WASHINGTON DC —
The “fake” interpreter in the eye of the Nelson Mandela memorial storm, Thamsanqa Jantjie, dropped out of primary school, tried to use fake report cards to further his education and later claimed to be a doctor and a teacher.
This is according to a report in the Daily Dispatch which traced Jantjie’s relatives and former teachers in Bloemfontein, where he grew up.
Dyantyi is the interpreter’s family name although Jantjie is the surname he used on his business card, according to eNCA’s Karyn Maughan.
The Dispatch reports that after dropping out of Nozala Primary School in 1997, “he twice tried to register at the high school and technikon using fake report cards, but was caught out”.
Relatives told the Dispatch that Jantjie would “disappear and return years later claiming to be a doctor and later a teacher”.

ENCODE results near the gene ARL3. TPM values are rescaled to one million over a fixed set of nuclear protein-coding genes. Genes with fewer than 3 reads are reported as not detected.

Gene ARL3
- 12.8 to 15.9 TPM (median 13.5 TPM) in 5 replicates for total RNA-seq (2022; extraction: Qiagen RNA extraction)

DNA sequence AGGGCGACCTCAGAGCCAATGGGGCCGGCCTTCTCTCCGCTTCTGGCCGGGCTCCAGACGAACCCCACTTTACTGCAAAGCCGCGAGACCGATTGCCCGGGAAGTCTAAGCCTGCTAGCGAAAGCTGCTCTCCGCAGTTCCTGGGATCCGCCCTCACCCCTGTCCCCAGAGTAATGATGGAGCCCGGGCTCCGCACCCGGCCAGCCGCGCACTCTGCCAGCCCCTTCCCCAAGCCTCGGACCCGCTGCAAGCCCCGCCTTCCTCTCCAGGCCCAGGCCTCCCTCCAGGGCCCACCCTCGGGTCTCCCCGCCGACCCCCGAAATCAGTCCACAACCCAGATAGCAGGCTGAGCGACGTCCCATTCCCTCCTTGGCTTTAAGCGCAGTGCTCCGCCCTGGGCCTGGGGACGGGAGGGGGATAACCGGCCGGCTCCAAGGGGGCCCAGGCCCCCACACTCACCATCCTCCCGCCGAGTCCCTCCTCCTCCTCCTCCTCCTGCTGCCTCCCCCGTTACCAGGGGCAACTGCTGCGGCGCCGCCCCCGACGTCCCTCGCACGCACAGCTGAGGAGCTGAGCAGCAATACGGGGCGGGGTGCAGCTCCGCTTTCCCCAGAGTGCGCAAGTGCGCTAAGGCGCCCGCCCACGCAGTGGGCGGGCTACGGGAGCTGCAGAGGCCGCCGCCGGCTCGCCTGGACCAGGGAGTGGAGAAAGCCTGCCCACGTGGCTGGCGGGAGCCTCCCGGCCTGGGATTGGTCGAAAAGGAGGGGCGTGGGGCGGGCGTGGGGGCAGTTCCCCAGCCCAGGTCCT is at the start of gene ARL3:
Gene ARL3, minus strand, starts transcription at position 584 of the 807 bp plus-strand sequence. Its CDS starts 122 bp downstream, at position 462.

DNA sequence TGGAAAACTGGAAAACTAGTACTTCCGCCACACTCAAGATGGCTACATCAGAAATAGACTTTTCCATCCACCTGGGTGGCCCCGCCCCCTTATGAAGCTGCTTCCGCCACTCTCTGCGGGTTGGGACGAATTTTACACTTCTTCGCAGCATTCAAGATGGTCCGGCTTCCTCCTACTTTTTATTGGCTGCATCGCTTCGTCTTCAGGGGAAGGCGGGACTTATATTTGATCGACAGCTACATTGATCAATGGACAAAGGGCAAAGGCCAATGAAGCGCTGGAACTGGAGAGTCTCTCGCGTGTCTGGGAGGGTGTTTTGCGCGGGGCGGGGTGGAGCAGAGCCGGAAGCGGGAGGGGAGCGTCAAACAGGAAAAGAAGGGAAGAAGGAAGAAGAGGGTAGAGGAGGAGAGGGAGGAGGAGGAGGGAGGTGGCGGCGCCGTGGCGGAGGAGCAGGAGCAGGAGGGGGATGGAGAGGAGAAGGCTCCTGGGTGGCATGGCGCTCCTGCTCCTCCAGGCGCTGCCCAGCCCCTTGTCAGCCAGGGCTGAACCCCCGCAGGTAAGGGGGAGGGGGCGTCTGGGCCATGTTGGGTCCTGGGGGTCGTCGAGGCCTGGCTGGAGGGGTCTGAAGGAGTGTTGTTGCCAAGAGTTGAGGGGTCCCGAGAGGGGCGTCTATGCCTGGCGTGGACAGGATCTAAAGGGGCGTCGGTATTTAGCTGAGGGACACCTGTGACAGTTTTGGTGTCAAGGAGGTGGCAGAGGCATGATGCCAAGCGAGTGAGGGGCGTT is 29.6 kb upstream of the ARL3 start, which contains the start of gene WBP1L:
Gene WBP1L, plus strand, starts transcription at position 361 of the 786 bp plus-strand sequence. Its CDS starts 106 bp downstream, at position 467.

Government has apologized for hiring the fake interpreter and promised to investigate how Jantjie was chosen to interpret at the memorial.
It emerged yesterday that Jantjie had been investigated by the justice department after allegations that he had submitted false travel claims to the value of R1.5 million for interpreting work.
It also emerged that he has been investigated by police for allegedly holding a Boksburg court official hostage with a brick.
According to callers on radio shows yesterday, Jantjie worked in the courts as an interpreter.
Jantjie yesterday told the world’s media that he had a schizophrenic episode, causing his translations to be incoherent to deaf viewers.